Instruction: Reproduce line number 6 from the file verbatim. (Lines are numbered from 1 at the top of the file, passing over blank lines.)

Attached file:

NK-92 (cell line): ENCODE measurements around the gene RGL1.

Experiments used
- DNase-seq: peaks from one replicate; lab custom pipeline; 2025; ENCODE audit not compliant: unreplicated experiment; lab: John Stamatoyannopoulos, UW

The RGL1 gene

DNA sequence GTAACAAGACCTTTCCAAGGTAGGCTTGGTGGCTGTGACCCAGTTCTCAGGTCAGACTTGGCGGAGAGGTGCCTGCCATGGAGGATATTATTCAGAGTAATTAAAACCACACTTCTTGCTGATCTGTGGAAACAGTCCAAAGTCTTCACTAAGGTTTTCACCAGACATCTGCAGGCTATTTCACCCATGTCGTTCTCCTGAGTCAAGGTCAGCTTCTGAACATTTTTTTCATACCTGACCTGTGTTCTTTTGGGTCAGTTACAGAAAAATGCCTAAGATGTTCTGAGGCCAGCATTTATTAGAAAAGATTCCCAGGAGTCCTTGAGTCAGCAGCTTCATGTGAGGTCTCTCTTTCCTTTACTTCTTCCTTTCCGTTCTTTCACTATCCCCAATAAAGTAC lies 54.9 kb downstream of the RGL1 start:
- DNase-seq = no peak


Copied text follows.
- DNase-seq = no peak